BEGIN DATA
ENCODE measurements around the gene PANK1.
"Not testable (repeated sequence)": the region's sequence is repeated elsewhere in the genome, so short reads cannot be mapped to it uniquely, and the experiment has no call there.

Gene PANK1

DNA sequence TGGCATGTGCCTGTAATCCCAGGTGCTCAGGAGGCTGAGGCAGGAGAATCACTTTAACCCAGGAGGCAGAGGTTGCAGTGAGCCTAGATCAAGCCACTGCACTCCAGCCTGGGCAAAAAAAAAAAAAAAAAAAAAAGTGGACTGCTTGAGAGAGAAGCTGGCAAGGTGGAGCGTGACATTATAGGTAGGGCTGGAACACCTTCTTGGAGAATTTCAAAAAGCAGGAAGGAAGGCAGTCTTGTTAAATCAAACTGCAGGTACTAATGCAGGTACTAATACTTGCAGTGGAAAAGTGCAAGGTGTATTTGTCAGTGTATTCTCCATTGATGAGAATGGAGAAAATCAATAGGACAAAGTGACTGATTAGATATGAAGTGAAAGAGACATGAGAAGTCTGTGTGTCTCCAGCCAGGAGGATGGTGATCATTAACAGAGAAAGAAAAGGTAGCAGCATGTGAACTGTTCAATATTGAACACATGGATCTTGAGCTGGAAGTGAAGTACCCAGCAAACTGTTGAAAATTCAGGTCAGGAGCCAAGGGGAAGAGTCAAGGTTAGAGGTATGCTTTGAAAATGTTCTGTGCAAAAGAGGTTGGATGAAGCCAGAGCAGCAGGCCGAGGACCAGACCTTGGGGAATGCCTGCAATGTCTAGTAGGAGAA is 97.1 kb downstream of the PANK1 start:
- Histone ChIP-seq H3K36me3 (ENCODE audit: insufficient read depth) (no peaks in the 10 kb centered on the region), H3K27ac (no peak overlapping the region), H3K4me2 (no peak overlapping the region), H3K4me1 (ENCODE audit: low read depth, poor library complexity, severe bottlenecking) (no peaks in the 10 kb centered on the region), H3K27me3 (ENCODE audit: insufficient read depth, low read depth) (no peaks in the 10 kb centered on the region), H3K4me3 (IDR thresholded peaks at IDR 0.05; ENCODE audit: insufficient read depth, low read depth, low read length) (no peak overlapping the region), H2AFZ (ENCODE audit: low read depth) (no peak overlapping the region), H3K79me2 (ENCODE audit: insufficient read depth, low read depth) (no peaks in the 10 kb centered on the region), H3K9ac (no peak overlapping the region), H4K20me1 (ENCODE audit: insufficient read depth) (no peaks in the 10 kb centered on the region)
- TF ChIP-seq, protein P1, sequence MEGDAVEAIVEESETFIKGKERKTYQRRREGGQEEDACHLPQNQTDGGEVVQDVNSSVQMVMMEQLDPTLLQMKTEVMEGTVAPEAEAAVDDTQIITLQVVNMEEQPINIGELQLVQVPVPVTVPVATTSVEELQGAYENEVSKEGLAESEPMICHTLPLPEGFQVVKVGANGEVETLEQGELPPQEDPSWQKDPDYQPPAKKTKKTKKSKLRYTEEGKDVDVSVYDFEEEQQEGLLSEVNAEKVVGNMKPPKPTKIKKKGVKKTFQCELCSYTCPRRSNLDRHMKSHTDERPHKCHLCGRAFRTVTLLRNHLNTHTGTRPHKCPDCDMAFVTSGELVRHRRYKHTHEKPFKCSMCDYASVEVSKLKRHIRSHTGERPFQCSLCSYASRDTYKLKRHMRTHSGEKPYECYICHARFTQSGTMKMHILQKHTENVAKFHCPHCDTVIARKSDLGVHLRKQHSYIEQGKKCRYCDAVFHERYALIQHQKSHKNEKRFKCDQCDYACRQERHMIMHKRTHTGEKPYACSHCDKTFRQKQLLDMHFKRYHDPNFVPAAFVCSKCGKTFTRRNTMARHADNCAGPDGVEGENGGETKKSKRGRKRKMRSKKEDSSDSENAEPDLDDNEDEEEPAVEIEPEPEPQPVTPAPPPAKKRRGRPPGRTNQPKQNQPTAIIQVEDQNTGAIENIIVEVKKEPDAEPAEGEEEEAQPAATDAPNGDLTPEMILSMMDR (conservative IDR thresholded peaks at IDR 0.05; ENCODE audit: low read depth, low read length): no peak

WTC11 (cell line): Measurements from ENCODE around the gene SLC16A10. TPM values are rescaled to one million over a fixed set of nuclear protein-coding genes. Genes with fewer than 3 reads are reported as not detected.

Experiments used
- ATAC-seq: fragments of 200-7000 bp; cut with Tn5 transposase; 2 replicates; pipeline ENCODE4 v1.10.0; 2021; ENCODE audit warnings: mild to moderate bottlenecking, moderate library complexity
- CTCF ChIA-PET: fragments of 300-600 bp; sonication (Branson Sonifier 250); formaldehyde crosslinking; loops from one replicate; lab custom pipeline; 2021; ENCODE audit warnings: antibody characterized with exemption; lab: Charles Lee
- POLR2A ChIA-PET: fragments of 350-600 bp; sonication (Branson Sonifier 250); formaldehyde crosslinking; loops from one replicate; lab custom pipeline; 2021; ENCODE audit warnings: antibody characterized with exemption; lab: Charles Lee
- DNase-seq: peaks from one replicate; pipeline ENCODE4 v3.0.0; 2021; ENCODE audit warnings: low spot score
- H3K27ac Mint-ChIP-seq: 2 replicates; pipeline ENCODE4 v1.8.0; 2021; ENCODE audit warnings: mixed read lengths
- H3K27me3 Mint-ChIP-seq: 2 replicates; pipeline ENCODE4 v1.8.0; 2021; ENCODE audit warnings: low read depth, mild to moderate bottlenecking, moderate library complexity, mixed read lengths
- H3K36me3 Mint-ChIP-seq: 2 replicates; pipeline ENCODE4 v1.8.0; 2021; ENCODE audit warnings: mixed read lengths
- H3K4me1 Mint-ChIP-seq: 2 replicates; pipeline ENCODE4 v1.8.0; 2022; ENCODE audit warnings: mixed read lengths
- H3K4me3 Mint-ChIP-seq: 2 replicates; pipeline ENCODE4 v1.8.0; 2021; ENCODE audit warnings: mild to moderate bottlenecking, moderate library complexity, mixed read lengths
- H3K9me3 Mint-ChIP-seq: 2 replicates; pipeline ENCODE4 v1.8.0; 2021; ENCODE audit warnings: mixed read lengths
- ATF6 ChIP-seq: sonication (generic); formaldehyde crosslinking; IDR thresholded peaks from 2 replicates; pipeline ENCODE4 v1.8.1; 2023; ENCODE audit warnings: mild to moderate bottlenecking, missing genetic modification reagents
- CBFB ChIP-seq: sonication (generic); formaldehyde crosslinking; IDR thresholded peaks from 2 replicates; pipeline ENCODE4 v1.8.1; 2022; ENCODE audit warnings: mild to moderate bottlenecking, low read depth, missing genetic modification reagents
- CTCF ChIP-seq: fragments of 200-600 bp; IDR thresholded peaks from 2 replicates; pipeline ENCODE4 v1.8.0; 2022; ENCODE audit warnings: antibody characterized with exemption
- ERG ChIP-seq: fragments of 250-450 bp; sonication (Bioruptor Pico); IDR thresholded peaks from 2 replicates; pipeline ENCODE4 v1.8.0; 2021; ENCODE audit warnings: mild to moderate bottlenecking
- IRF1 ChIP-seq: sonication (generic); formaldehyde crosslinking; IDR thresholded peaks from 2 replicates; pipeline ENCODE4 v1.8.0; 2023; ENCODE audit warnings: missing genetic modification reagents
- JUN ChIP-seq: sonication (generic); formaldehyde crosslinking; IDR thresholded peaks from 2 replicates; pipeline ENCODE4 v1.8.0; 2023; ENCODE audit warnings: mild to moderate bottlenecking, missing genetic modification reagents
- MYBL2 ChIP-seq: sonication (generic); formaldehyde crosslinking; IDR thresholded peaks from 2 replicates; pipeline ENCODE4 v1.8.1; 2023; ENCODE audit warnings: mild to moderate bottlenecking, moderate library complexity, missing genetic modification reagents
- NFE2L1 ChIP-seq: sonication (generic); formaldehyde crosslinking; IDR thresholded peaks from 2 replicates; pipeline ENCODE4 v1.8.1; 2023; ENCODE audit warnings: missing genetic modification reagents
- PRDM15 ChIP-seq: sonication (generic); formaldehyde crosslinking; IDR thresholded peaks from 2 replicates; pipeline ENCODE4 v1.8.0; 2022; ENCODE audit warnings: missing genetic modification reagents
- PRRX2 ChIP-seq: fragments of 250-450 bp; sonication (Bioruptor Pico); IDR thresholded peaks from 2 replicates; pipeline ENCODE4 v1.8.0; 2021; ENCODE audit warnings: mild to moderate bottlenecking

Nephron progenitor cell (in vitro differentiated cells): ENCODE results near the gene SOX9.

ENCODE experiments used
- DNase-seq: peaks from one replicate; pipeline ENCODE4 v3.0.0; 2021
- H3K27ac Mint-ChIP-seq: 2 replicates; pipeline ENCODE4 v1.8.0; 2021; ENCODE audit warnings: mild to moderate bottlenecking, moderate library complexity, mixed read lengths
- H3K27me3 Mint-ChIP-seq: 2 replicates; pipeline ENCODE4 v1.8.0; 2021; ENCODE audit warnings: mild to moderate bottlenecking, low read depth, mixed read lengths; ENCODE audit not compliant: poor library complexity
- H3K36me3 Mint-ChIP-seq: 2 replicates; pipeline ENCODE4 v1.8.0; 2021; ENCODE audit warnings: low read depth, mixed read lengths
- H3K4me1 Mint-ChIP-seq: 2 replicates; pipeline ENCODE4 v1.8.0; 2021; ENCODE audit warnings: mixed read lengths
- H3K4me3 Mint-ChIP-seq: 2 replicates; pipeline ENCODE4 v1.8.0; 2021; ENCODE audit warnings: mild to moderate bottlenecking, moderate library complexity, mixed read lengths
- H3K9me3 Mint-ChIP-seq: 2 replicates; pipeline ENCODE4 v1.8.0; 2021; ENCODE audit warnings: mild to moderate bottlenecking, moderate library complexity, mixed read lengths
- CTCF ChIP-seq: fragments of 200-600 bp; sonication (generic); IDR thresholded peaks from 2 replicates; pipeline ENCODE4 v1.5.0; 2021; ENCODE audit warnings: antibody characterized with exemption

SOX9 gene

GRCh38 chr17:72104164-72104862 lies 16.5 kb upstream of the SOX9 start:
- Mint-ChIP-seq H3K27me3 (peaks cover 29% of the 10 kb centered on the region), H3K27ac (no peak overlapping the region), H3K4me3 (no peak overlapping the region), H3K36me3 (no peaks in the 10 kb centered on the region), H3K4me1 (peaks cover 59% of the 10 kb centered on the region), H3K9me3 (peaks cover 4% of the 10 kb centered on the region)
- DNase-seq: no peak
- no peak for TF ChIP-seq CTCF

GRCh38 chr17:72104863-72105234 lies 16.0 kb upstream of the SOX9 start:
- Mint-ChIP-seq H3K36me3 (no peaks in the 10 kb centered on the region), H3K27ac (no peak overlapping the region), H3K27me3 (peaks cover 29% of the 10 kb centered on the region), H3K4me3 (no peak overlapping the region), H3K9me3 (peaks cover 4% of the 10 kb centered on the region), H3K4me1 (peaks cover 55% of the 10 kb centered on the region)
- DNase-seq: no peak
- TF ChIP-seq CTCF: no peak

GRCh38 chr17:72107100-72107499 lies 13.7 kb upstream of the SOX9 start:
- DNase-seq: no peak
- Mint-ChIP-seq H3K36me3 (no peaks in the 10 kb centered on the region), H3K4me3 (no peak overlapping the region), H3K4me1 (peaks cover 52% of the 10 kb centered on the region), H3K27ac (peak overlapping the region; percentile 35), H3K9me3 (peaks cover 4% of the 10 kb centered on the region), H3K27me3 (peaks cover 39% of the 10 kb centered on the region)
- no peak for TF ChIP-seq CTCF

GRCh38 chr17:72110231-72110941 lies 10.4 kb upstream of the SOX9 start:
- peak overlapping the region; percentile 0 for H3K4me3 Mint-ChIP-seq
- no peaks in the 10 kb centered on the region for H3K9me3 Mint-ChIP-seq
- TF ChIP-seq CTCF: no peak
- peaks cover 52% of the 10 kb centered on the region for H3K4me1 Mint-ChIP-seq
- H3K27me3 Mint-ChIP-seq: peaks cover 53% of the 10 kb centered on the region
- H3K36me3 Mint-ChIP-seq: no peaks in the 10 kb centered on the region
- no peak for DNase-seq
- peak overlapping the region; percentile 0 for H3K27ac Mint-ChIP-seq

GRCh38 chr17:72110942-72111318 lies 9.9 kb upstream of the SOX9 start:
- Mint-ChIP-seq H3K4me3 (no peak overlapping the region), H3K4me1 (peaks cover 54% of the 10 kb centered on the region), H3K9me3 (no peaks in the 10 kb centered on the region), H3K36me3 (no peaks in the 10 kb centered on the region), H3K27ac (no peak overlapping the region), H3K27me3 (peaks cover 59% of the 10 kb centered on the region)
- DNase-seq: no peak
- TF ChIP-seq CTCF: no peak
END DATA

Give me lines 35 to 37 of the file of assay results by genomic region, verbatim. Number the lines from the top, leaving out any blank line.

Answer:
- H3K4me1 Mint-ChIP-seq: 2 replicates; pipeline ENCODE4 v1.8.0; 2021; ENCODE audit warnings: mixed read lengths
- H3K4me3 Mint-ChIP-seq: 2 replicates; pipeline ENCODE4 v1.8.0; 2021; ENCODE audit warnings: mild to moderate bottlenecking, moderate library complexity, mixed read lengths
- H3K9me3 Mint-ChIP-seq: 2 replicates; pipeline ENCODE4 v1.8.0; 2021; ENCODE audit warnings: mild to moderate bottlenecking, moderate library complexity, mixed read lengths